Making Complaints to the OPMC

When an individual believes as though a medical professional is not meeting the standard of care or is in some way deviating from the conduct they are expected to meet, they may file a complaint with the Office of Professional Medical Conduct. The OPMC is responsible for investigating any and all complaints made regarding medical professionals who violate the rules of conduct.

Who can make complaints to the OPMC?

One question that commonly arises is regarding who is allowed to make a complaint about a medical professional, such as a physician or a nurse, to the Office of Professional Medical Conduct. Anyone who observes behavior that can be considered misconduct is permitted to submit a complaint to the Board. The OPMC will then investigate the claims made against the physician and determine what the next steps should be, including whether the medical professional should be able to continue practicing medicine at all.

In 2016, the majority of the complaints that were made to the OPMC came from the public. This accounted for 47 percent of all complaints received. The other sources that made complaints include the following:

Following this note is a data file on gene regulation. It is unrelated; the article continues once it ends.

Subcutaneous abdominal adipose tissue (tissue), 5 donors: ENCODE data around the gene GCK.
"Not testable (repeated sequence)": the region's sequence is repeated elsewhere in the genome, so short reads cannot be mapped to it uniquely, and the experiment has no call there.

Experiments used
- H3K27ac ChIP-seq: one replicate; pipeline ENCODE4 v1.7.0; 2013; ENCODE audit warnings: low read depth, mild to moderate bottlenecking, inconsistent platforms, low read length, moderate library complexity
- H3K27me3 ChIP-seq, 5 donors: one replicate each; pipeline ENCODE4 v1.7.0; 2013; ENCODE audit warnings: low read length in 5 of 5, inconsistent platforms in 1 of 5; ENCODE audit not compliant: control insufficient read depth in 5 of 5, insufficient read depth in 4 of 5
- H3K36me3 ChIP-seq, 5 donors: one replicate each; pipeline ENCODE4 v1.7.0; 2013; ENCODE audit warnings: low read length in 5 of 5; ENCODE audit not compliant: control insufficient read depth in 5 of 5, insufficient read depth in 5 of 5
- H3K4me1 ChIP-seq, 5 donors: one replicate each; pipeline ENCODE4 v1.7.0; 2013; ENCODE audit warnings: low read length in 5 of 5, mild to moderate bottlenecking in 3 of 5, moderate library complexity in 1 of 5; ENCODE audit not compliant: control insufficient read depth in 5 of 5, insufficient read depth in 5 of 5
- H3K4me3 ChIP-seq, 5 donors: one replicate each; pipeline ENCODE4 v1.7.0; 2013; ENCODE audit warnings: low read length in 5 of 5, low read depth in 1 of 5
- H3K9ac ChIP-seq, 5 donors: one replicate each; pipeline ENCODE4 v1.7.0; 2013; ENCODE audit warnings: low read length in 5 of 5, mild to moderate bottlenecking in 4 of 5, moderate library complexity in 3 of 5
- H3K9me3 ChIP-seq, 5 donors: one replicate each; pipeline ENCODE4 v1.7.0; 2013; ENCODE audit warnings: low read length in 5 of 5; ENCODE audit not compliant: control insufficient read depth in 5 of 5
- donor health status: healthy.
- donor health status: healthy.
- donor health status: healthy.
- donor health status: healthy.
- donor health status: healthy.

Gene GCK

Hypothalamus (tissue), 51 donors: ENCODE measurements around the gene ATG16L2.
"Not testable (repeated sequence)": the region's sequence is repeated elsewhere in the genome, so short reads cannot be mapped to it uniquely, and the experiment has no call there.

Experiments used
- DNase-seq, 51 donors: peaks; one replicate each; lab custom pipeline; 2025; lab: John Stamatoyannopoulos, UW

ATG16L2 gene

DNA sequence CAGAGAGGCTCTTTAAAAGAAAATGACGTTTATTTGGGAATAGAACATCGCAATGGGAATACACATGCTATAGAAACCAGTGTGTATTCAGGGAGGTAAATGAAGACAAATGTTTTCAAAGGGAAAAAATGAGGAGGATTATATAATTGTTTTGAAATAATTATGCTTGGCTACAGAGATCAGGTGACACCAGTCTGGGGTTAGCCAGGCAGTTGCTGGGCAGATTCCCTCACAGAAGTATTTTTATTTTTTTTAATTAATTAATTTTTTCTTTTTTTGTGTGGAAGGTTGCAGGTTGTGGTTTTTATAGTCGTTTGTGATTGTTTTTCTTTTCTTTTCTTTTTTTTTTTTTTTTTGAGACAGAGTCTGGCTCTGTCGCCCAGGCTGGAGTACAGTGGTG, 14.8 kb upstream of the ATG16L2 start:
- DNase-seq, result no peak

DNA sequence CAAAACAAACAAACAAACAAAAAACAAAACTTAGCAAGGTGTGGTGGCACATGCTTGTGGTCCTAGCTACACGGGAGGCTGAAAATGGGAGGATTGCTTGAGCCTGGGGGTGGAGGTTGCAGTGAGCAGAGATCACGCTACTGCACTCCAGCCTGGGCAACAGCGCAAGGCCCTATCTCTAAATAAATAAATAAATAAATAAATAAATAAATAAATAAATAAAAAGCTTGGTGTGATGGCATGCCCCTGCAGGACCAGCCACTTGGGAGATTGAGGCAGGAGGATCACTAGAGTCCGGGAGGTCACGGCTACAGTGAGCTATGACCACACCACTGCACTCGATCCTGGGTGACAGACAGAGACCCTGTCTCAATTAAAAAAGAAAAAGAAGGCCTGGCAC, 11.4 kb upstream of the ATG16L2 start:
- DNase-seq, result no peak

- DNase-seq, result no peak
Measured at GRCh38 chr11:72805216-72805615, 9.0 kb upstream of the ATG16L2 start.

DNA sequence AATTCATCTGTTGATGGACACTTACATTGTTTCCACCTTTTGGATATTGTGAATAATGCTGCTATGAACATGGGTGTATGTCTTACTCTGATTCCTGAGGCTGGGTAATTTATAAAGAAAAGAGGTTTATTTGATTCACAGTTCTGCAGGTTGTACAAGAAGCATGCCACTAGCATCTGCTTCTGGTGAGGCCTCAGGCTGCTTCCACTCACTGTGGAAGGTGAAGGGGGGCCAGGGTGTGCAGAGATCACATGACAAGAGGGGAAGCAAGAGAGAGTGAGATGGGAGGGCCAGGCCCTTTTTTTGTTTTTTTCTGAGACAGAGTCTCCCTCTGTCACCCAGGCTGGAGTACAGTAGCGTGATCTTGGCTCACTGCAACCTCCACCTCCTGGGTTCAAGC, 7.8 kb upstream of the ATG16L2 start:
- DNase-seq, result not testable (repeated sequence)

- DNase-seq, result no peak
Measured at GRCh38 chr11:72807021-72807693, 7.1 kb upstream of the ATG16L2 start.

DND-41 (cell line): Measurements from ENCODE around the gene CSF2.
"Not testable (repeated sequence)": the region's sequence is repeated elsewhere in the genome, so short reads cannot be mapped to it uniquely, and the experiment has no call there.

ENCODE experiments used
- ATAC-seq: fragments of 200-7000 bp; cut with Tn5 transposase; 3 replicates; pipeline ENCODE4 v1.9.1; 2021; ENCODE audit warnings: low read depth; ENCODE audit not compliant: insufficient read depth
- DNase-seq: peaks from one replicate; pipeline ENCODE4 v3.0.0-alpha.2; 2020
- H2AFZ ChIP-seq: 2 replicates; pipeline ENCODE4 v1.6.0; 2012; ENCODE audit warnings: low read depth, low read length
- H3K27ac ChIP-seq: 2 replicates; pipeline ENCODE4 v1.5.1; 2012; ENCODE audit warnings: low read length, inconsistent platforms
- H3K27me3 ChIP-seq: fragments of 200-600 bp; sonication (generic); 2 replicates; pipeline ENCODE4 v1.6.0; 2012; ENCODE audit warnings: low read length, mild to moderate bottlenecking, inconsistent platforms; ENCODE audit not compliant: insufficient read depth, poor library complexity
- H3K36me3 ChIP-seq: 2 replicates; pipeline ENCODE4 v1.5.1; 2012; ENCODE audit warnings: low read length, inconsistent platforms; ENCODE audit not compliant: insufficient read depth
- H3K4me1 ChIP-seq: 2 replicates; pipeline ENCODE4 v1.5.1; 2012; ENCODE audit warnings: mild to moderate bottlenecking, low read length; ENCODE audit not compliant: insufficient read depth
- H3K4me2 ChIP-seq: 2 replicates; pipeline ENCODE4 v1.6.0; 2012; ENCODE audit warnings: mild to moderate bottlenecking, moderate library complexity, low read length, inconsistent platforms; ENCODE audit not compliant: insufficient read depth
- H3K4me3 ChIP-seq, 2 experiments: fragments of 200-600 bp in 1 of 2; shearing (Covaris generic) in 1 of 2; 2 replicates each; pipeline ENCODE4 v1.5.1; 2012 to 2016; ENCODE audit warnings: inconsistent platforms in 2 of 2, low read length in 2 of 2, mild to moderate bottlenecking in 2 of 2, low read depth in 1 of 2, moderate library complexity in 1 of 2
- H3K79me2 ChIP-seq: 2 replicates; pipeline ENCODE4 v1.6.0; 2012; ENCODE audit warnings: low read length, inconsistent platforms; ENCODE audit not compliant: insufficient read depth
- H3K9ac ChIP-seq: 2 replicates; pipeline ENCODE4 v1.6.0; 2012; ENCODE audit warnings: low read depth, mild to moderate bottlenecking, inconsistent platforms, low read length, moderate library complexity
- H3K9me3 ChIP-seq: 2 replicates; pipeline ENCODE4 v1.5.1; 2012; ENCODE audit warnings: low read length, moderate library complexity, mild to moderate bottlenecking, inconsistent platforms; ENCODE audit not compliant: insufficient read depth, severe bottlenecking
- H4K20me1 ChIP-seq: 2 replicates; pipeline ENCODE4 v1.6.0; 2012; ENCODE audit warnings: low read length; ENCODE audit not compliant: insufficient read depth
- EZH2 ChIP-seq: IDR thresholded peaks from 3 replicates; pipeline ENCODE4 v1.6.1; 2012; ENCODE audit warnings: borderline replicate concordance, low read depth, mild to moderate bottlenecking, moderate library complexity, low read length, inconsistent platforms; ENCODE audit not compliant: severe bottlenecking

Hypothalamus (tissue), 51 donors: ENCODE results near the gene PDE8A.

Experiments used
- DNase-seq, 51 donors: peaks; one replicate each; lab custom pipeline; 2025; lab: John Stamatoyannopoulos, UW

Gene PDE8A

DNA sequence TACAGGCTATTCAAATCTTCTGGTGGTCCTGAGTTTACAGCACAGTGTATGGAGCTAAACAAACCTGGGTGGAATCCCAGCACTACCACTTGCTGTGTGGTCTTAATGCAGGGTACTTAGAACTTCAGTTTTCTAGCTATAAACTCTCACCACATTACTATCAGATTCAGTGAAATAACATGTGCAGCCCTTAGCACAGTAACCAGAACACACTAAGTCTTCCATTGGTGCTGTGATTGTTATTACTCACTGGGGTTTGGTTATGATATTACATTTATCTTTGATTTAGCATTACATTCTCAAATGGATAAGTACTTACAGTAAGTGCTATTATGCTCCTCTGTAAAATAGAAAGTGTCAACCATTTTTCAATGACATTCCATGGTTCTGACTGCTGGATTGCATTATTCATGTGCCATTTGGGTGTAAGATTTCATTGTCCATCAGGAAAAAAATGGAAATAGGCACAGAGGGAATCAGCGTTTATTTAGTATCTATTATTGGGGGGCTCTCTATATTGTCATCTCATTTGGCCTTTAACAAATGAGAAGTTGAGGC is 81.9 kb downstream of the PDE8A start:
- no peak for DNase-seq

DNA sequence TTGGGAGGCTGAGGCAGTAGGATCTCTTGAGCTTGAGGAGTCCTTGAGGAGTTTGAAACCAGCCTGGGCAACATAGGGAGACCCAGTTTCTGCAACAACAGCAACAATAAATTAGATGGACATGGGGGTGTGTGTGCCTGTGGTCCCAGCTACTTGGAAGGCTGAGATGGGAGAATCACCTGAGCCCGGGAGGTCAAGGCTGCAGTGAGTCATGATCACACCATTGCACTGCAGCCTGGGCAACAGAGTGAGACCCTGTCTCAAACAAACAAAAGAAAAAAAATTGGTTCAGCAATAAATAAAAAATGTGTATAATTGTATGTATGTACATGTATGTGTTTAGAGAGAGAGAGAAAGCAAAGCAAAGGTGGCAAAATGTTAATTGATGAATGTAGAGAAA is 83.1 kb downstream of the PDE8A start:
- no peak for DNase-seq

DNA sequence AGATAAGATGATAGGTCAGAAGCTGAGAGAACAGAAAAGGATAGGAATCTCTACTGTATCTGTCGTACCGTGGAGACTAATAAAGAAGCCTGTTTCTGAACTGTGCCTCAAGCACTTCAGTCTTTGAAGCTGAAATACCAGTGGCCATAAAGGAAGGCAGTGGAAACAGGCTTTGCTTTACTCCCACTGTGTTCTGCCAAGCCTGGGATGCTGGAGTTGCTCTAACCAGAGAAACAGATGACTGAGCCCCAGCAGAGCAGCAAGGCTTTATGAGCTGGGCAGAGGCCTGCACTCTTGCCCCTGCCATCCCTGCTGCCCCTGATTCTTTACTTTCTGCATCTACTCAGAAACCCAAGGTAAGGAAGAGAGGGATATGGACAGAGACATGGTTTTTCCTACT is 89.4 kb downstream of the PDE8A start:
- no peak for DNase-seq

• 16 percent from the Physician Profile
  • 12 percent from the Government
  • 9 percent from insurers
  • 8 percent from¬†out of state sources
  • 5 percent from medical¬†malpractice claims
  • 3 percent from providers
  • 0.1 percent from others

What types of misconduct are most common?

One of the other common questions that are asked regarding the OPMC is about the types of misconduct are investigated. In 2016, there were 106 final actions regarding inappropriate prescribing of medication, 71 actions regarding fraud, 75 instances of negligence or incompetence, 43 instances of impairment, 20 instances of sexual misconduct, 15 Board order violations, and 91 other various actions.

If you have received a complaint letter from the OPMC, it is important to consult with an experienced attorney as soon as possible.

When a medical professional is accused of misconduct, it is essential that they retain strong legal representation. If you require a medical law attorney for your legal matters, call Paul E. Walker, an experienced New York City OPMC & OPD Lawyer. Please contact the Walker Medical Law firm to set up a free initial consultation.